For the first seven months of his presidency, Joe Biden governed by ignoring contradictions. He urged American citizens to limit their personal travel and assembly due to Covid-19, ignoring the millions of illegal aliens streaming across an unguarded southern border. Citing environmental concerns, he placed new restrictions on domestic oil and gas drilling and pipeline construction, yet simultaneously urged OPEC to increase its oil production. He projected a “Return to Normalcy,” but appointed many social activists to governmental positions.
That all crumbled with the botched evacuation of Afghanistan. Regardless of whether or not all American soldiers should have been evacuated, the execution was handled so badly that the President watched twenty years of American effort evaporate overnight. He has infuriated American allies who also had troops in Afghanistan yet felt blindsided by American plans, and he has made public pronouncements so blatantly false they’ve raised questions about his fitness for office.
The press has noticed. Cable news networks like CNN, which treated President Biden much more respectfully than it did Donald Trump, have turned on him completely. Even his fellow Democrats in Congress have been willing to publicly criticize him.
American presidents often fumble their first foreign test, John Kennedy’s Bay of Pigs fiasco being among the most famous. The Afghanistan pullout, however has immense implications. Will Afghanistan once again become a terrorist haven? Will our perpetually-threatened allies like Taiwan, South Korea and Israel lose confidence in American support? Will the Democrat Party, which possesses razor thin margins in both the House of Representatives and the Senate, remain united now that its leader’s vision and competence are in question?
To save his presidency, Joe Biden now must take control over his government – and his party. In doing so, he risks leaving many of his erstwhile supporters behind, but he may save his future.
First, the President must concentrate on Afghanistan. He has little time left to finish evacuating Western nationals and threatened Afghans, as he also must evacuate foreign embassies and staff. The longer this takes the less the Taliban will be willing to stand down, increasing the possibility of an armed confrontation.
Second, President Biden must gain control over the Mexican border. With the Delta variant spreading and new mask mandates, remote working, indoor gathering bans and potential school closings in the offing, the patience of the American people is over for allowing millions of foreigners without proof of Covid or vaccine status to walk across our border illegally and get bussed around the country. This issue cannot be avoided any longer. Given the Afghan debacle, any attempt by the administration at this point to look away from what’s happening will be just another example of an administration in denial of reality.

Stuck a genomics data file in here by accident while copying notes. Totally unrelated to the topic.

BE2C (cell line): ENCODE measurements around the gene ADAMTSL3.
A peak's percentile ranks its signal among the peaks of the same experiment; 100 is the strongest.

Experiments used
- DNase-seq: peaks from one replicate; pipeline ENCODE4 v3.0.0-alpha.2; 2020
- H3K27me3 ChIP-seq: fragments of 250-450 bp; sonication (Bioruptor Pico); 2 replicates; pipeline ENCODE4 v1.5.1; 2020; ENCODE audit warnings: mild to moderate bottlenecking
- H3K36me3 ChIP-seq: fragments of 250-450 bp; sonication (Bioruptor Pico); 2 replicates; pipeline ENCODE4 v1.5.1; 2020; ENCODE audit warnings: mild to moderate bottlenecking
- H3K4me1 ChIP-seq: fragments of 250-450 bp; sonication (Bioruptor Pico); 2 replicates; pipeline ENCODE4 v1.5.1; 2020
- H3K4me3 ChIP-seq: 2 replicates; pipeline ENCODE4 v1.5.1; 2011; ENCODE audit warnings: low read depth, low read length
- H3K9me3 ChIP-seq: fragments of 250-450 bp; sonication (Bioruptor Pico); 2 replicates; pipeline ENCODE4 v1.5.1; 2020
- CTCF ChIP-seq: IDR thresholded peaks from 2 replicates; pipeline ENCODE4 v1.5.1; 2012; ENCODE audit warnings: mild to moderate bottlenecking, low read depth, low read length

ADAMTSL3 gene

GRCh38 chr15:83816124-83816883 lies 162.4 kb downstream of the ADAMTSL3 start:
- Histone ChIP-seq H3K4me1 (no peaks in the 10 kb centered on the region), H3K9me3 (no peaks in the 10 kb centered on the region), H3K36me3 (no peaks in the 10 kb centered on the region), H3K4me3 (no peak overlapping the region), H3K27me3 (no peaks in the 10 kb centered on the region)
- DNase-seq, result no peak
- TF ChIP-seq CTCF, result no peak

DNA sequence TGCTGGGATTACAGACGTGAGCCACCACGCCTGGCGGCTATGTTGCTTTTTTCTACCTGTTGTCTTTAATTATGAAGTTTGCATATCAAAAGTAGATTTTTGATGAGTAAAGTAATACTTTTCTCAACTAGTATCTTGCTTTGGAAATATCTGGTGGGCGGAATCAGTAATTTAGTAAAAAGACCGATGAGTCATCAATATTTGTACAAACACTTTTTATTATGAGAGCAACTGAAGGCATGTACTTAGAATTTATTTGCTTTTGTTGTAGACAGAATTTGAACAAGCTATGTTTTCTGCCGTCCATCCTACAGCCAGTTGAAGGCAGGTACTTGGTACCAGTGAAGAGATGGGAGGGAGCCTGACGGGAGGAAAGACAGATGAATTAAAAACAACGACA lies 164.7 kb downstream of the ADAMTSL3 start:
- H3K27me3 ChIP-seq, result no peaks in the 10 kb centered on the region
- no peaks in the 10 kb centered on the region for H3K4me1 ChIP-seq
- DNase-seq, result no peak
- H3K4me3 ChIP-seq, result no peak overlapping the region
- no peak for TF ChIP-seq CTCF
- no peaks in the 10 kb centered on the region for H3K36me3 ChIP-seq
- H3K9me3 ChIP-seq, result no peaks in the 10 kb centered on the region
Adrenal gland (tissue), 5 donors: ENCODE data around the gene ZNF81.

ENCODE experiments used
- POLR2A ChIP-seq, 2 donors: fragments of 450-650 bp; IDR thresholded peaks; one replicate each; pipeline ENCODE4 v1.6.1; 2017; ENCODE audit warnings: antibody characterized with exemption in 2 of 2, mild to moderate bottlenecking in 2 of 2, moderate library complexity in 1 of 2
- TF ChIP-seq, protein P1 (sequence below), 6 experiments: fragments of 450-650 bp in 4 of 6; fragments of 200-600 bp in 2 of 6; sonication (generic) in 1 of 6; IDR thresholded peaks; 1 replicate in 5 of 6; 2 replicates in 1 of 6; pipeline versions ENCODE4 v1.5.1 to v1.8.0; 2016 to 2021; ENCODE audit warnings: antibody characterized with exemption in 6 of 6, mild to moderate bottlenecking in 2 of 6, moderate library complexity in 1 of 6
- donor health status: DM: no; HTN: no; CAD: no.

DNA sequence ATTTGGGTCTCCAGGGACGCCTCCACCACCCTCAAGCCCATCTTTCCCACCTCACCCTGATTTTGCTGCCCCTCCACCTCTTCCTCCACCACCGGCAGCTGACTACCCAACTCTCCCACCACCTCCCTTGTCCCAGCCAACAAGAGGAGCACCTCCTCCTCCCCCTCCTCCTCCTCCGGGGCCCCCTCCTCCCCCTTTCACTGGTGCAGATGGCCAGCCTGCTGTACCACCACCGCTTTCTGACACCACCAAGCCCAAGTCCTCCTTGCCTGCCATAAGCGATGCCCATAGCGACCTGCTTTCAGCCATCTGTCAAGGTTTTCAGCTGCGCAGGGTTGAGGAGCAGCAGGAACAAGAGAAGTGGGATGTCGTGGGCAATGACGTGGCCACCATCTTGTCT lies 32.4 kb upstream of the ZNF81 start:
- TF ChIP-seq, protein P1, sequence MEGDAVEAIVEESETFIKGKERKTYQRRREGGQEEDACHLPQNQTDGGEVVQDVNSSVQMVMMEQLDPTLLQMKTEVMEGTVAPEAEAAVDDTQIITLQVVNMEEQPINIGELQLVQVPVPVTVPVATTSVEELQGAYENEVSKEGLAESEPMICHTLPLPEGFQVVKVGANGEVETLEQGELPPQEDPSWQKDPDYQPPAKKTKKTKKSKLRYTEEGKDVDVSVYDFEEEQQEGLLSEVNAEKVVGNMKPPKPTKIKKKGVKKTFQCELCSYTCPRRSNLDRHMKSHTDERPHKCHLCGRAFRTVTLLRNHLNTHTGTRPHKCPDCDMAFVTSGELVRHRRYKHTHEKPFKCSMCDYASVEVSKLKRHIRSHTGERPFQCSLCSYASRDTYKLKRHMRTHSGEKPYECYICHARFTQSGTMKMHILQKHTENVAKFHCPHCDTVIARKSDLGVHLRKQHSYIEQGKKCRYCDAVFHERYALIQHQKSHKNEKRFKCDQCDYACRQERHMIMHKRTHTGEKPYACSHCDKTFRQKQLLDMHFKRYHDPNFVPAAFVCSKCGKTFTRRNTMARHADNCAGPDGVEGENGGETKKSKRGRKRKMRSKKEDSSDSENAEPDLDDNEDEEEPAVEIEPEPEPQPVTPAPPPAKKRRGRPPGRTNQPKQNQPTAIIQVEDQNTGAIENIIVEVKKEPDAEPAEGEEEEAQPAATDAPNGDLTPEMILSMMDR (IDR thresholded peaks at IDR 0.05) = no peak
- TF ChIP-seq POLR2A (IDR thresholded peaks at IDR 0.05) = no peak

Third the President must get his bipartisan $1 Trillion infrastructure plan passed. The Progressive wing of the Democratic Party is threatening to hold this up unless their larger $3.5 Trillion spending plan gets approved by the House of Representatives also. As this is written the larger package is being debated on the floor of the House, and House Speaker Nancy Pelosi is threatening not to bring up the bipartisan deal until the larger one is approved.
Centrist Democrats in swing districts are threatening to vote no on the larger plan. Even if does get approved in the House, the program may fail in the Senate, which has not met since prior to the Afghan situation and is split 50-50. Looking incredibly weak internationally Biden can’t afford to be weak domestically. He must get the bipartisan bill passed, whatever happens with the larger package.
Finally, the President must reestablish relationships with America’s foreign allies and restore confidence in America’s international commitments. This may be the trickiest part of all. Having just removed sanctions to allow completion of Germany’s controversial Nord Stream 2 oil and gas pipeline directly from Russia in the Baltic Sea, Biden will face enormous pressure from Canada over that country’s oil and gas pipelines that he’s blocking or threatening. Any movement here will further infuriate his Progressive supporters at home.
In Asia, China already is blasting propaganda towards Taiwan over the lack of American resolve. Biden will have to figure out how both to calm Taiwanese fears and to limit China’s ever more aggressive actions.
And then of course there’s Iran. They may not like the Taliban (Shia vs. Sunni), but they love to see America humiliated. With Lebanon on the verge of complete collapse and with Hezbollah’s political position becoming more tenuous daily, will the Mullahs in Tehran decide this is a good time to turn Hezbollah’s arsenal on Israel?
Everywhere one turns the Afghan debacle reverberates negatively. When he was elected, I wrote that Joe Biden was elected for who he isn’t. https://blogs.timesofisrael.com/joe-biden-elected-for-who-he-is-not-now-he-must-show-what-he-is/. Now he must show what he is. There’s no better time than the present.